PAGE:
One question that many should wonder is why Christian moved away from the traditions of their Gods people? Jewish Holidays and Calender are Lunar and like wise with Muslims? is it Christianities movement into Solar based religious areas the only reason for this or is there a reason they distanced themselves from Lunar religion? Or do they still celebrate Lunar Holidays? If so do they move around based on lunar Calender ?

    • 1225truth

      Yes, but Christians were generally (although not entirely) absorbed into the Greco-Roman world, where diverse cultures assimilated their solar calendar and the significance of changes in the solar plexus such as the solstices, equinoxes, and quarter-days.

      Even cultures that measured their days on a lunar calendar gave cultural and religious significance to annual change in the solar spectrum.

      In paleolithic times where there was more matriarchal authority, lunar cycles were considered important to hunter/gathering pursuits. In more settled times, in hotter desert climates where people were still relatively nomadic and traveled often at night, societies developed their calendars around more pertinent lunar cycles. This would explain a preference for following a lunar calendar in ecclesiastical Israelite/Judaism and Islam.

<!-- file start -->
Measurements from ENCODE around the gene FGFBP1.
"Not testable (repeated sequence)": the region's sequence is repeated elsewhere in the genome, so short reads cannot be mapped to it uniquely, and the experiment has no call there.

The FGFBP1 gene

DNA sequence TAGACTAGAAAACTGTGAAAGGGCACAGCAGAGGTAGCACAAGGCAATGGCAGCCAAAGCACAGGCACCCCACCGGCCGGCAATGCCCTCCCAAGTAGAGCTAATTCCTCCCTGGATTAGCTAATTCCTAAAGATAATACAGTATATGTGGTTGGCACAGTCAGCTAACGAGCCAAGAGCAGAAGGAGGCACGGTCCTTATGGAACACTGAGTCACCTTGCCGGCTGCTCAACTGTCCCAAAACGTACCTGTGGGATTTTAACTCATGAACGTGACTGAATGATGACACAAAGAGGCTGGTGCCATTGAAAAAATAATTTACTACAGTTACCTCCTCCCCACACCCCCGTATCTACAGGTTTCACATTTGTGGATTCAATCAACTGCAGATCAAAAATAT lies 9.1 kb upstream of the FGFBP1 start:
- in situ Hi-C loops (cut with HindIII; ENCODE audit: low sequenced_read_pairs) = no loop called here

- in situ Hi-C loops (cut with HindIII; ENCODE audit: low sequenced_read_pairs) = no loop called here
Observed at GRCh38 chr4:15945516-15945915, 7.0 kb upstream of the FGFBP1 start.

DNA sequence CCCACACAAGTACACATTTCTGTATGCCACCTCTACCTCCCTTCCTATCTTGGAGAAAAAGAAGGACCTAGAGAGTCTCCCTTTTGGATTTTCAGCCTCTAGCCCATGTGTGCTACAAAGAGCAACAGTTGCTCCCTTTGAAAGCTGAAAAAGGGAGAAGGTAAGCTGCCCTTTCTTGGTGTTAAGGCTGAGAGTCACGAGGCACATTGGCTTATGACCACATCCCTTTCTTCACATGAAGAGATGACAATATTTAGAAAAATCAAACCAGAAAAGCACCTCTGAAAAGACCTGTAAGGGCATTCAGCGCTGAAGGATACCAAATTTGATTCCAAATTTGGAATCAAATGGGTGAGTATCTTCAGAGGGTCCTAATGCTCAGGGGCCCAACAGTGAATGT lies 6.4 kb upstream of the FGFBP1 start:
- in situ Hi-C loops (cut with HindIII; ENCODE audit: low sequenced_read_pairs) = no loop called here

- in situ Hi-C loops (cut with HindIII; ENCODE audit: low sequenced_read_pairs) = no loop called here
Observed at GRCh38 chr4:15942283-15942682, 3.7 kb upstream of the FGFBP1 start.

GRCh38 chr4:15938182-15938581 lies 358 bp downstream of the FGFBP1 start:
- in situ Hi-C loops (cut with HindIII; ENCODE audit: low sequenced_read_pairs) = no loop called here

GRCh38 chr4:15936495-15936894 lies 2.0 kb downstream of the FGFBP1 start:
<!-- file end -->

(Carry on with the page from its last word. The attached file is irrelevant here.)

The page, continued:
• http://obnoxiousbitch.com Rox1SMF

    Easter’s celebrated depending upon the Lunar cycle. First Sunday after the Full Moon after the Spring Equinox. Rebirth and all that :)

    • 1225truth

      This is because the death and resurrection narrative occur at the Passover festival, long associated with the Jewish lunar calendar.

      Placing Easter on the calendar was a long-term dispute. One party of Christians wanted Easter scheduled at the vernal equinox. As late as the 7th century, the council of “the Paschal Chronicle” recommended that the resurrection event be acknowledged on March 24, midnight, 3 says after the vernal equinox.

      • http://www.myspace.com/DD_NU4EVER Diana

        Could you tell me why Christians called Easter Easter?

        I’ve read that Easter is actually a goddess of futility from either Babylon or northern European, which explains the eggs and bunny stuff.

        You would think they would come up with a different name for the celebration of their god’s resurrection…